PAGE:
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Governor Cuomo Signs Law Postponing New York Electronic RX

Governor Cuomo Signs Law Postponing New York Electronic Prescribing Mandate For Another Year

MP900337306Removing all doubt that doctor’s offices around New York State would not be caught by an e-prescribing mandate, New York Gov. Andrew Cuomo signed a law that would postponing the requirement to file all prescriptions electronically for another year.

As of March 13, Cuomo signed an amendment to the Public Health Law and the Education Law that would postpone the mandate from an original March 27, 2015 to March 27, 2016.
Physicians across the state faced down anxiety of having to technologically prepare to begin electronically prescriptions, including controlled substances, despite the financial or resource limitations of their offices or practices.

In the weeks leading up to the governor’s signature, the bill successfully passed the New York State Senate and then the state general assembly.

New York was not the only state addressing the matter of e-prescribing. Minnesota passed an electronic prescribing mandate that took effect in 2011 and other states were eying the governor’s actions and that of state regulatory bodies, especially since the state adopted an e-prescribing law in 2012.

The state assembly passed the law to end the practice of prescribing controlled substances to patients who solicit doctors’ offices for them. As of 2013, New York doctors have gone to a database before prescribing these drugs.
With the e-prescribing portion of the law, physicians use electronic health records (EHRs) or stand-alone e-prescribers certified by the Drug Enforcement Administration (DEA). Experts identified the lack of DEA certifications for e-prescribing software as one reason for the postponement of the mandate.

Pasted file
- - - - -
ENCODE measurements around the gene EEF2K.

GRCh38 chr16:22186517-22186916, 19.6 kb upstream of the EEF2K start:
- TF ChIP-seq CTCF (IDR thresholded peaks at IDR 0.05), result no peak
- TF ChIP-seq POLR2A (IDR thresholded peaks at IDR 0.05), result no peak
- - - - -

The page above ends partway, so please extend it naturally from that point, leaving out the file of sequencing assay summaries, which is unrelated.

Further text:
Surescripts, the nation’s biggest e-prescribing network, reports that EHRs used by more than half of the state’s doctors have DEA-approved versions. However, not all of the physicians have executed the most up-to-date versions.
Only 12 percent of New York State providers ― 6,000 out of nearly 49,000 ― are capable of e-prescribing controlled substances (EPCS). This is twice the national average but does not cover 88 percent of doctors who must be on board with the mandate next now that the bill is passed.

Meanwhile, Surescripts also reports that 65 percent of New York state pharmacies are ready for EPCS. About 96 percent of New York providers who prescribe drugs did this electronically as of Feb. 1. That’s a gigantic jump from the 70 percent of providers who electronically prescribed in September so the law has an impact. If physicians don’t begin e-prescribing by next year, they will use their privileges to prescribe in the state after March 27, 2016.

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